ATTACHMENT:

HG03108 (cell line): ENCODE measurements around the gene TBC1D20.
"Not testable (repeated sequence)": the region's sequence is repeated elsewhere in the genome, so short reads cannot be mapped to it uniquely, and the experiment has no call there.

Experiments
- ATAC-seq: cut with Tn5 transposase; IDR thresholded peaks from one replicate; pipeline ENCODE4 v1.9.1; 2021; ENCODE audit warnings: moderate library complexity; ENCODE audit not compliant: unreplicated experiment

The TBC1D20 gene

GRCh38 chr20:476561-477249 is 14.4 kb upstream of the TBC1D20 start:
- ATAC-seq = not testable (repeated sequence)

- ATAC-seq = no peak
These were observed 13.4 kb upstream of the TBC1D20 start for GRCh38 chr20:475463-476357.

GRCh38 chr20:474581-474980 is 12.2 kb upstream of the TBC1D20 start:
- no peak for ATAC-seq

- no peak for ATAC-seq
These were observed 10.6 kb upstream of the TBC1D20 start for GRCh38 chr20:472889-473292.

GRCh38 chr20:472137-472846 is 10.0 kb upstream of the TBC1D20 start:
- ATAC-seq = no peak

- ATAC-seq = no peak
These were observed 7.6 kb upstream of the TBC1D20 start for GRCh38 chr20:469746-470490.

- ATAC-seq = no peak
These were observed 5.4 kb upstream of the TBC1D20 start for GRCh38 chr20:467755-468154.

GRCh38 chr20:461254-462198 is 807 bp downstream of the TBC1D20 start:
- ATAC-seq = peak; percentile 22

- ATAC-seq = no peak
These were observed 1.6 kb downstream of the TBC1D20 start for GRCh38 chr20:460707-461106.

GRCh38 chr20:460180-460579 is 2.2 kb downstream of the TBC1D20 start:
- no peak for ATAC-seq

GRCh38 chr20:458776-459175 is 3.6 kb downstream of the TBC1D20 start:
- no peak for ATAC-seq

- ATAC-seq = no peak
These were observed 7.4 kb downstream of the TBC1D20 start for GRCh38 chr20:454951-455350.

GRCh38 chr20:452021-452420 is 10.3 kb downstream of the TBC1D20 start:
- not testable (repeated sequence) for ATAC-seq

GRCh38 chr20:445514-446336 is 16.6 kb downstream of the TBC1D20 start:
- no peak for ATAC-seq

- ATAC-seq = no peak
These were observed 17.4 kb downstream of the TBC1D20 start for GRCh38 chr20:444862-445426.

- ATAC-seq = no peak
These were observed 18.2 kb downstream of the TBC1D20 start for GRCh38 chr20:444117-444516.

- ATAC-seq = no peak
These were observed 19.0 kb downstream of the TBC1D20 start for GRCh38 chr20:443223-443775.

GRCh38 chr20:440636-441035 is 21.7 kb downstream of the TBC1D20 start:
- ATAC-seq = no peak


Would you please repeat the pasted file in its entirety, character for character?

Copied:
HG03108 (cell line): ENCODE measurements around the gene TBC1D20.
"Not testable (repeated sequence)": the region's sequence is repeated elsewhere in the genome, so short reads cannot be mapped to it uniquely, and the experiment has no call there.

Experiments
- ATAC-seq: cut with Tn5 transposase; IDR thresholded peaks from one replicate; pipeline ENCODE4 v1.9.1; 2021; ENCODE audit warnings: moderate library complexity; ENCODE audit not compliant: unreplicated experiment

The TBC1D20 gene

GRCh38 chr20:476561-477249 is 14.4 kb upstream of the TBC1D20 start:
- ATAC-seq = not testable (repeated sequence)

- ATAC-seq = no peak
These were observed 13.4 kb upstream of the TBC1D20 start for GRCh38 chr20:475463-476357.

GRCh38 chr20:474581-474980 is 12.2 kb upstream of the TBC1D20 start:
- no peak for ATAC-seq

- no peak for ATAC-seq
These were observed 10.6 kb upstream of the TBC1D20 start for GRCh38 chr20:472889-473292.

GRCh38 chr20:472137-472846 is 10.0 kb upstream of the TBC1D20 start:
- ATAC-seq = no peak

- ATAC-seq = no peak
These were observed 7.6 kb upstream of the TBC1D20 start for GRCh38 chr20:469746-470490.

- ATAC-seq = no peak
These were observed 5.4 kb upstream of the TBC1D20 start for GRCh38 chr20:467755-468154.

GRCh38 chr20:461254-462198 is 807 bp downstream of the TBC1D20 start:
- ATAC-seq = peak; percentile 22

- ATAC-seq = no peak
These were observed 1.6 kb downstream of the TBC1D20 start for GRCh38 chr20:460707-461106.

GRCh38 chr20:460180-460579 is 2.2 kb downstream of the TBC1D20 start:
- no peak for ATAC-seq

GRCh38 chr20:458776-459175 is 3.6 kb downstream of the TBC1D20 start:
- no peak for ATAC-seq

- ATAC-seq = no peak
These were observed 7.4 kb downstream of the TBC1D20 start for GRCh38 chr20:454951-455350.

GRCh38 chr20:452021-452420 is 10.3 kb downstream of the TBC1D20 start:
- not testable (repeated sequence) for ATAC-seq

GRCh38 chr20:445514-446336 is 16.6 kb downstream of the TBC1D20 start:
- no peak for ATAC-seq

- ATAC-seq = no peak
These were observed 17.4 kb downstream of the TBC1D20 start for GRCh38 chr20:444862-445426.

- ATAC-seq = no peak
These were observed 18.2 kb downstream of the TBC1D20 start for GRCh38 chr20:444117-444516.

- ATAC-seq = no peak
These were observed 19.0 kb downstream of the TBC1D20 start for GRCh38 chr20:443223-443775.

GRCh38 chr20:440636-441035 is 21.7 kb downstream of the TBC1D20 start:
- ATAC-seq = no peak